Much chatter this week about the 100th anniversary of the Rite of Spring premiere, including worthy homages with cats and a mistake on Slate calling it a symphony. (It’s a ballet folks, what do you think caused the riot?)
Here in the thousandfold household, we’ve gravitated toward the actual Spring Symphony, Schumann’s first. I’m actually more partial to the 4th, in thoughtful D minor, but, as with all of Schumann’s energetic, episodic, and far-reaching symphonies, multiple listenings yield manifold delights. This recording has been kicking around the house; I especially like the second movement, the Larghetto that begins at 10:10.
Schumann was less of a melodist as Schubert and Brahms, the other great Romantic song composers who wrote symphonies (surely not what most musicologists would call them, but I’m a singer, not a musicologist). Continue reading
I was speaking to mezzo-soprano Sasha Cooke recently for her upcoming feature in Classical Singer, and she mentioned that one of her favorite pieces is this extending vocal concerto, by the lesser-played composer Ernest Chausson. I found this live recording of the inimitable Kathleen Ferrier, performing with her good friend and equally inimitable John Barbirolli. It was one of her last performances, recorded two years before she died at age 41.
I’m not the greatest francophile when it comes to music – to me it’s the musical equivalent of an elaborate French dessert, sweet and fussy – but this one is worth listening to again and again. Click here for the lyrics to the first part, or just skip it and enjoy the dreamy, somehow sad, lushness. I hear in it the forerunner of Debussy’s La Mer, but even more floaty. In any case, luxuriating in Ferrier’s plush sound is enough. The instrumental interlude with a prominent, meandering bassoon is also full of personality.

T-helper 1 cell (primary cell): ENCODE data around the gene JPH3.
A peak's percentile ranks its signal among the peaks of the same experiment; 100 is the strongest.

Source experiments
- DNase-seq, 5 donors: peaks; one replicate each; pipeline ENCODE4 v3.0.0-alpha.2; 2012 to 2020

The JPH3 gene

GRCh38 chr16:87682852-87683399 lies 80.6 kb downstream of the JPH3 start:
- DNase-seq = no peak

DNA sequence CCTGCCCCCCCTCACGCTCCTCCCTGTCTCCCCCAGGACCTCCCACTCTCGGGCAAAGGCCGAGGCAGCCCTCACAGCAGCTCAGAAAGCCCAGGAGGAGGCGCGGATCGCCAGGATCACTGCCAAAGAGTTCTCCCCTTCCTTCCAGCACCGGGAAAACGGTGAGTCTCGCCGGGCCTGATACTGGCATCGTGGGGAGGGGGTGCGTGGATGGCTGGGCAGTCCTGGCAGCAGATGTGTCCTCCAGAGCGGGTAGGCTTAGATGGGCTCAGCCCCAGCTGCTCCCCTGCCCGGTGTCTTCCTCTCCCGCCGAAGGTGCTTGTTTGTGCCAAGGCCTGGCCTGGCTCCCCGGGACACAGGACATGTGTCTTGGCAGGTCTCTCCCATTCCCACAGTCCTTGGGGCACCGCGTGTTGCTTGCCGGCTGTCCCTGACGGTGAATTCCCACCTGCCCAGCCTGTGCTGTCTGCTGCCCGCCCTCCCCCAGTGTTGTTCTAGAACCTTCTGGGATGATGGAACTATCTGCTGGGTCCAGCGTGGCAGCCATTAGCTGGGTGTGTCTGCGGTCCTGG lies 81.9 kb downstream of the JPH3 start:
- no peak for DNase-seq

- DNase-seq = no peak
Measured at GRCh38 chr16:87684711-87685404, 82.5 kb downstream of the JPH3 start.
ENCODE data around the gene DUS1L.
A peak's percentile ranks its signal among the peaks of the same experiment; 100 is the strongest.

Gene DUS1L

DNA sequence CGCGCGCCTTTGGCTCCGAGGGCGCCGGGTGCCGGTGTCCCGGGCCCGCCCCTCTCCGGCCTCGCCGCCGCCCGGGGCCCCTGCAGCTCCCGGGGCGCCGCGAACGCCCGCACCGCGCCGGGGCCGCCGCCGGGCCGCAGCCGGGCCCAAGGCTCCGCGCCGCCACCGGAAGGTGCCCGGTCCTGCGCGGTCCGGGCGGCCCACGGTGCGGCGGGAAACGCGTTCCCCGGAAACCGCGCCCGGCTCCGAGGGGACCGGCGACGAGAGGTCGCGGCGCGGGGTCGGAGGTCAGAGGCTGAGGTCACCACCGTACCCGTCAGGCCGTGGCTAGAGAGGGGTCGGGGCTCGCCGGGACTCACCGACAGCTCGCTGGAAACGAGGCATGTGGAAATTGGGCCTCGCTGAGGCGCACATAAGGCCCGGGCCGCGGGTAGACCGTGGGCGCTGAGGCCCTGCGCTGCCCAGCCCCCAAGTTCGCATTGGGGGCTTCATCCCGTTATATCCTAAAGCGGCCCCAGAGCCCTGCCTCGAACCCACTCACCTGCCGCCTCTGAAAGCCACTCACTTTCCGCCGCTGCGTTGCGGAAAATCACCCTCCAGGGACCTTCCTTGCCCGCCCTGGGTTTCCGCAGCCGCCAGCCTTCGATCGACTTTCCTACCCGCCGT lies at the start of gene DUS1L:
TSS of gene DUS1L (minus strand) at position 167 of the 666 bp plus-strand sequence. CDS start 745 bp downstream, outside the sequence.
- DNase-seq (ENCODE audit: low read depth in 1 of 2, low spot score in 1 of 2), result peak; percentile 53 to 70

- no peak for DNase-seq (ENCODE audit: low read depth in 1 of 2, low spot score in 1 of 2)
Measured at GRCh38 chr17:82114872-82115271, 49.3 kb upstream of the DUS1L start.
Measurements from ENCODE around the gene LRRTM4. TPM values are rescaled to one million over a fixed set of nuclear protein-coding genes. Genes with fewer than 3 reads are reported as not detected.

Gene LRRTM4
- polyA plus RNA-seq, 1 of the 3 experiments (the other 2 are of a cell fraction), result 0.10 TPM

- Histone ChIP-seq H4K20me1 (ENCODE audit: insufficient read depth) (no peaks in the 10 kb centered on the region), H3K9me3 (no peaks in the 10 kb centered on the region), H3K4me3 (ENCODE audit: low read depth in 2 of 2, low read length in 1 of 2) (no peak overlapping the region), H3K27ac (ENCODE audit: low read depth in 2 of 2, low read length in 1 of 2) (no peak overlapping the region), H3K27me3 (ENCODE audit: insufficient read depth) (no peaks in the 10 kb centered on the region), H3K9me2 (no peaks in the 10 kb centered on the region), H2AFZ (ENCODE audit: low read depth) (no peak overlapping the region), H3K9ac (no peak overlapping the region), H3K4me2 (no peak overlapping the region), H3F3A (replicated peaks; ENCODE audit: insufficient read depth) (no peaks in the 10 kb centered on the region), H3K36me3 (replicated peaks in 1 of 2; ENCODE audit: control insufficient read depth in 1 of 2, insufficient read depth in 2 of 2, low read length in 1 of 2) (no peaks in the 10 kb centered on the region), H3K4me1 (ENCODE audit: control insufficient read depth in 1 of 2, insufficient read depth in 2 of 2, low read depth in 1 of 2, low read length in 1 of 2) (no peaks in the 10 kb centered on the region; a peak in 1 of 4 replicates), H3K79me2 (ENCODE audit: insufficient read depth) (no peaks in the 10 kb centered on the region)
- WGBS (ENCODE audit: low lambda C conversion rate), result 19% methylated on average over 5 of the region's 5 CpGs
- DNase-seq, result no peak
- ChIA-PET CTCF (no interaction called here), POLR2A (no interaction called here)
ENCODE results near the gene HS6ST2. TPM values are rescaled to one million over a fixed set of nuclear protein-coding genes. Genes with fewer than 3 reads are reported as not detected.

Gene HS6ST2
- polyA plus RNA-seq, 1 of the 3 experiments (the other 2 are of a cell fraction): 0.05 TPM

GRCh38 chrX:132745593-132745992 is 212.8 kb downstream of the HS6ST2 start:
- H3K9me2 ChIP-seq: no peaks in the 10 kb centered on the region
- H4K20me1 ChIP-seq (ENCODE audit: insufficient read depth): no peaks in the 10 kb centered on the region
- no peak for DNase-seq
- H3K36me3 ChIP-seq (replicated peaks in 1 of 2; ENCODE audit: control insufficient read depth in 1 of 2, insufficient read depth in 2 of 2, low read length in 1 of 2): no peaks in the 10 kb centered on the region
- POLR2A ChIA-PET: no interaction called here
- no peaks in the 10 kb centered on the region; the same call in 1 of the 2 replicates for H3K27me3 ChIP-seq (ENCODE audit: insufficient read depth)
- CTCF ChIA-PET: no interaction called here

Fresh from being blown away by the Detroit Symphony and their romp through the four number symphonies by Charles Ives, I remembered slogging through an Ives choral work in college, the Psalm 90. The slogging speaks to our abilities, not Ives’.
Unisons give way to carefully assembled tone clusters, which heighten certain meaningful words – ‘to another,’ ‘destruction,’ ‘flood,’ ‘evil.’ The unison returns as a shock or a comfort. When performed correctly, as in this recording, the harmonies are so close that you can feel yourself reverberating in sympathy. I’ve pasted the text below to follow along. It is a passage that will be read at no wedding.
Who else but Ives could give us a Psalm transfigured, starting with unconventional plainchant to an ecstatic recitative to the closing transcendental hymn?
A baby… a work in progress… incomplete… unfinished. There’s the logic that lead’s to this morning’s selection, Schubert’s 8th Symphony.
Here it is with the agonized and adored Furtwängler and the Berlin Phil in 1952.
Best with headphones. I adore the second movement, beginning around 11:50.
Arthur Honegger is a composer you want to hear more of, the minute you hear him. (Note the French pronunciation: ohn-egg-AIR) Honegger is likely the greatest Swiss composer of modern times, though he is counted among the French modernists, such as Poulenc and Milhaud. I happened to encounter him twice in my brief French horn career, the first with Pacific 231, which emulates the sounds and presence of a locomotive. Then I had the delight of getting to know Pastorale d’été (Pastorale of Summer).
The genius is in the scoring: woodwind quintet and string orchestra. The effect is graceful, lightweight, but entrancing like good conversation over a summer meal. Around 3:19 the clarinet starts a tune you’ll be whistling until summertime, and juicy horn solos abound. It’s over before you know it, and leaves you wanting more. A little early in the year for more summer music? Yeah, but there’s no good music out there for spring, right?
Played by the St. Paul Chamber Orchestra, which could use a thaw about now.
When it comes to music, Easter’s got Christmas licked. (Readers will be reminded that The Messiah is two-thirds an Easter piece.) As heard on WQXR‘s somewhat exhausting Bach marathon, the most interesting pieces are based on dramatic texts about blood and sacrifice, more than cantatas about love and heavenly reward.
For while the Easter season does not have a ‘Joy to the World’ equivalent, it has the far more complex Stabat Mater and the theatrical passions of St. John and St. Matthew. Continue reading
Or rather, Sunday night. I’m thrilled to be reviewing Messiaen’s Des canyons aux étoiles… Ensemble ACJW with Robert Spano, my first concert in many months. In this excerpt, Appel Interstellaire, Messiaen turns the horn into a galactic transmitter, exploiting the wiggly yelps you can make by pressing the valves down halfway.